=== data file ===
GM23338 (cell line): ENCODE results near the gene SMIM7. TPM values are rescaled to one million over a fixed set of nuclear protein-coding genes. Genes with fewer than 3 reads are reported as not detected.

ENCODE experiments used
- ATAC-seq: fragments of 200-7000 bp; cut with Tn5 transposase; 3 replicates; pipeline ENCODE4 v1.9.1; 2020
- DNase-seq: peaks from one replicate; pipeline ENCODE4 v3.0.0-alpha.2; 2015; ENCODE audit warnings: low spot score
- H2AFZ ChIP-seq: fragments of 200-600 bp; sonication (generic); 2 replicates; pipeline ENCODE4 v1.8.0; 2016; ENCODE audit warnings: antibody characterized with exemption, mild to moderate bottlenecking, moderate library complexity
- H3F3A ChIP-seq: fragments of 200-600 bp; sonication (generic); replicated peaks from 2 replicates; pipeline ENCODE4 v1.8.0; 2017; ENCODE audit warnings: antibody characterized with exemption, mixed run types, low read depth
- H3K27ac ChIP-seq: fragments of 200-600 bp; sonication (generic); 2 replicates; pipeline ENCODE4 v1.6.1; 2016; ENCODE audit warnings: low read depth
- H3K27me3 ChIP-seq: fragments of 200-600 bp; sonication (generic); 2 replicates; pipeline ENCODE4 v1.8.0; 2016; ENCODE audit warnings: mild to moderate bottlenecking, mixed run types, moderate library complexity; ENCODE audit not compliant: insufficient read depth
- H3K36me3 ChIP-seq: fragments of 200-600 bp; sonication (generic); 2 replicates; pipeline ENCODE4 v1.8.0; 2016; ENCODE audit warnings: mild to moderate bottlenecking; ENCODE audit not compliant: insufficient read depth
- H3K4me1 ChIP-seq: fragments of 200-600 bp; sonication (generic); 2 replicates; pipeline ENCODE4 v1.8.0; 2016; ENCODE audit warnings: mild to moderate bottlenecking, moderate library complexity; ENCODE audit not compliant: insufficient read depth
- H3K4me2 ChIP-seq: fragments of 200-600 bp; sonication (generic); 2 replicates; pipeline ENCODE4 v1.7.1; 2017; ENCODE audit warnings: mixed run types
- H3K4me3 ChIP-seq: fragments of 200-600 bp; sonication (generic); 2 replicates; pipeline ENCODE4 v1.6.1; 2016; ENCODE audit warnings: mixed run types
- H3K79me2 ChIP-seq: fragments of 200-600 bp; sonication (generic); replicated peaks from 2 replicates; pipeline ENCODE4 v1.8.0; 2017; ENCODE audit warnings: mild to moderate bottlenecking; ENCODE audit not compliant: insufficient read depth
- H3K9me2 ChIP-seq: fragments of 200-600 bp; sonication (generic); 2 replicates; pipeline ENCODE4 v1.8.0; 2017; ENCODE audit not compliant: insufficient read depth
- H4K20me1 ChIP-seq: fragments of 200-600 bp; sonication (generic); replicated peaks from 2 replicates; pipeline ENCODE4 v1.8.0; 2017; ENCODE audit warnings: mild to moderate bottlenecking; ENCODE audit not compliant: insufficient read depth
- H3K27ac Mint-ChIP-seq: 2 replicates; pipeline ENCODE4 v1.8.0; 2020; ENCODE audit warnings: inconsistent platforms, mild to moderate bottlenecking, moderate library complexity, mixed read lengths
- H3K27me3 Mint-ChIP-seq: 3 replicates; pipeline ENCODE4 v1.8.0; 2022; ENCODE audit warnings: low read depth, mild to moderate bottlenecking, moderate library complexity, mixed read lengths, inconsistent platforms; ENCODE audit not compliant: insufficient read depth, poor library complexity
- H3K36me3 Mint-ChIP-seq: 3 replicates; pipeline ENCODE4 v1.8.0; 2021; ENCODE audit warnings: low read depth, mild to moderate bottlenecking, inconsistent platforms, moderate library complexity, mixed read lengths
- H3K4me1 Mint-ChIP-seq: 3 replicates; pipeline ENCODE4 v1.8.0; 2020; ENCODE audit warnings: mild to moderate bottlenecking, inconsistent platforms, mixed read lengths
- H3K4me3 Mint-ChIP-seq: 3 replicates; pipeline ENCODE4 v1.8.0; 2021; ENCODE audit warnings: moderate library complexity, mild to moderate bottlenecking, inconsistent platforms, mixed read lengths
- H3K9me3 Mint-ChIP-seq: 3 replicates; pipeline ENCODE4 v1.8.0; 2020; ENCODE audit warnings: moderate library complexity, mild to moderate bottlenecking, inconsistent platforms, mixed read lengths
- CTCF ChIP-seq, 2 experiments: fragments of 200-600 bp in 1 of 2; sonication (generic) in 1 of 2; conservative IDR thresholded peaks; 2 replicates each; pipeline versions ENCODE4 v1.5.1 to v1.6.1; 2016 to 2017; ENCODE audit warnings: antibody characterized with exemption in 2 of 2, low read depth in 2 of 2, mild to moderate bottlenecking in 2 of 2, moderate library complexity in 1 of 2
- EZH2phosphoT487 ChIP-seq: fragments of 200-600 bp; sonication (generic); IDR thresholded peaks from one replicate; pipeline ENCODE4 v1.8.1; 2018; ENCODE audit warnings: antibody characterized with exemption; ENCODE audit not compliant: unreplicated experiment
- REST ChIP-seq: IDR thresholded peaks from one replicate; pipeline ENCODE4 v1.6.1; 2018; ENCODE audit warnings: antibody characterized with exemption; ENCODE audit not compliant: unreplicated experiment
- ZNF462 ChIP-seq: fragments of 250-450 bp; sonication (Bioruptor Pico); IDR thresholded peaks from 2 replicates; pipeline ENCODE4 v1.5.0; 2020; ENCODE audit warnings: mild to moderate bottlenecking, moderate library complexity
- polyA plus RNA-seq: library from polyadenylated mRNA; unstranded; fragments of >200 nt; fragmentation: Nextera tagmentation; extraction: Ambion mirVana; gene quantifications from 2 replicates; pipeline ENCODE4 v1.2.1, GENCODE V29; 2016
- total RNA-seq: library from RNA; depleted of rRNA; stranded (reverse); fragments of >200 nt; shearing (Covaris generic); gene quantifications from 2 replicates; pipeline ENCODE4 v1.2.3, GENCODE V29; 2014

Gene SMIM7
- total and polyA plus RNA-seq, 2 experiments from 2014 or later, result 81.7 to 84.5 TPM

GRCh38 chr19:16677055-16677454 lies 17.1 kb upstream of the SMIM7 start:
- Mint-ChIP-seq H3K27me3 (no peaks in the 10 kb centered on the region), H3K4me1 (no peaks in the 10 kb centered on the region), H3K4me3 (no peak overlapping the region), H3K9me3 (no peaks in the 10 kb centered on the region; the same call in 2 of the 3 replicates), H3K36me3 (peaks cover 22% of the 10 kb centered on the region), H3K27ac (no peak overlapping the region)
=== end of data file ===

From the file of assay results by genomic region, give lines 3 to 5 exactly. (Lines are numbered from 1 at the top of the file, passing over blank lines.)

- ATAC-seq: fragments of 200-7000 bp; cut with Tn5 transposase; 3 replicates; pipeline ENCODE4 v1.9.1; 2020
- DNase-seq: peaks from one replicate; pipeline ENCODE4 v3.0.0-alpha.2; 2015; ENCODE audit warnings: low spot score
- H2AFZ ChIP-seq: fragments of 200-600 bp; sonication (generic); 2 replicates; pipeline ENCODE4 v1.8.0; 2016; ENCODE audit warnings: antibody characterized with exemption, mild to moderate bottlenecking, moderate library complexity